How Do Reflecting Telescopes Work?

How Do Reflecting Telescopes Work?
••• NASA

Reflecting telescopes are generally built with two mirrors, a large one called the "primary mirror" and a small one called the "secondary mirror." The primary mirror is usually placed at one end of the telescope's tube, and the secondary mirror is placed in the eyepiece's line of sight. The eyepiece contains a magnifying lens.

A principle of reflection is that when light hits a mirror at any angle, it is reflected at that same angle. This means that the reflected image is not changed.

Depending on the type of reflecting telescope, the two mirrors can be a combination of concave, convex and flat mirrors. The secondary mirror, when flat, is placed at a 45-degree angle.

To obtain an image, the telescope is aimed at an object, and the light enters the tube. The light hits the primary mirror and is reflected to the secondary mirror. It is then reflected from the secondary mirror to the eyepiece, where the image is magnified and sent to the eye.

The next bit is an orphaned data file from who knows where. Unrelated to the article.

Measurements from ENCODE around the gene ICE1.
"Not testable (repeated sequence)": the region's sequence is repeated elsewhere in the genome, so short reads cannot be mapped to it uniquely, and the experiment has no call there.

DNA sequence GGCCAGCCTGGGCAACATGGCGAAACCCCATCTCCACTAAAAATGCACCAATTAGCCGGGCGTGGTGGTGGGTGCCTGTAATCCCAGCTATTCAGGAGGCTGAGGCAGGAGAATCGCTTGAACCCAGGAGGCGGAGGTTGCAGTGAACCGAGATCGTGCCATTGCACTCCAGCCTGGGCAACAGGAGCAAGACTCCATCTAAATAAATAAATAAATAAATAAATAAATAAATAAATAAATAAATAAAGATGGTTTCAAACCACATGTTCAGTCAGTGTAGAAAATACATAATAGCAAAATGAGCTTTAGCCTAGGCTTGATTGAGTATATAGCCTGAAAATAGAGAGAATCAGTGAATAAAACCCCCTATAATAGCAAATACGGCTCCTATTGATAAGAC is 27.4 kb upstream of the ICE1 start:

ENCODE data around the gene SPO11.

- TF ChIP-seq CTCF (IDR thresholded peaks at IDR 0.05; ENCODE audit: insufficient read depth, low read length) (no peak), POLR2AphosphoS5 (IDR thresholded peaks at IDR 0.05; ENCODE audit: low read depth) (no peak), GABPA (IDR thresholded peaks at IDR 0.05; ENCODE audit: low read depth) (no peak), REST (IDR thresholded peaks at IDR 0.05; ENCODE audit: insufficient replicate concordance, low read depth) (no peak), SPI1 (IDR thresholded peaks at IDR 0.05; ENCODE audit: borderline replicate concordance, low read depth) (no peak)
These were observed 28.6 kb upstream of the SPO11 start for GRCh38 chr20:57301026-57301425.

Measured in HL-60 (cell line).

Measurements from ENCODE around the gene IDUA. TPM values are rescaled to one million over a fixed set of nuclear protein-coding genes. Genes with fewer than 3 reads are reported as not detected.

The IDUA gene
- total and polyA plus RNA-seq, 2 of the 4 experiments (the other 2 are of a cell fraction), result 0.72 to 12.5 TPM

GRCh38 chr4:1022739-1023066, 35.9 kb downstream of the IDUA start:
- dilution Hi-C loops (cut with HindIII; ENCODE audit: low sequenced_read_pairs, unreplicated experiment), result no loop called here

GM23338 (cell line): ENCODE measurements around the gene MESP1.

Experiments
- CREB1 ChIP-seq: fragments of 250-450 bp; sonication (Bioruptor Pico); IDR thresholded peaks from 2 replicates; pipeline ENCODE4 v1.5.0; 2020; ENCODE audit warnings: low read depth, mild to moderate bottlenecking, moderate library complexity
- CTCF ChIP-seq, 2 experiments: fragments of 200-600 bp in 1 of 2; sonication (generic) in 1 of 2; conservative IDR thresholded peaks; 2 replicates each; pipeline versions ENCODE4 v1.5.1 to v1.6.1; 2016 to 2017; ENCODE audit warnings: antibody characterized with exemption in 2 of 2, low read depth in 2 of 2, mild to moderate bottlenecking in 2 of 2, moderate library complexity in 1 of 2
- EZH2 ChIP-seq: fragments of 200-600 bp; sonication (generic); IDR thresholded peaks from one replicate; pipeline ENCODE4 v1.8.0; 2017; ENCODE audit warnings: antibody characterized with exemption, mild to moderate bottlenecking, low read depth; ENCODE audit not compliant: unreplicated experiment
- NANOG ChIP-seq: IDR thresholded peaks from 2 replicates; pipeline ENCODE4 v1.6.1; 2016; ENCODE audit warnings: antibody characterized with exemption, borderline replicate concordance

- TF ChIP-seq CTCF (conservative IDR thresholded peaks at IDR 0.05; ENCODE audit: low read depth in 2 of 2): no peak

Related Articles

The Focal Length of Microscope Objectives
What Is the Difference Between Concave & Convex Mirrors?
How to Use a Refracting Telescope
How Do Bright Light Microscopes Work?
How to Determine Magnification of a Microscope
The Advantages and Disadvantages of Reflecting Telescopes
How to Find a Line of Reflection
What Is the Function of a Microscope?
How to Use the Bushnell Telescope 78-9512
Types of Spherical Mirrors
Test Your Knowledge on Middle School Science
What Astronomical Instrument Measures the Brightness...
How Does Telescope Size Affect Resolving Power?
How to Increase Resolution on Microscope
What Are the Uses of a Converging Lens?
Why is Quinine Fluorescent?
How to Measure a Magnification Mirror
How to Measure a Micron
Types of Microscopes Used in Biology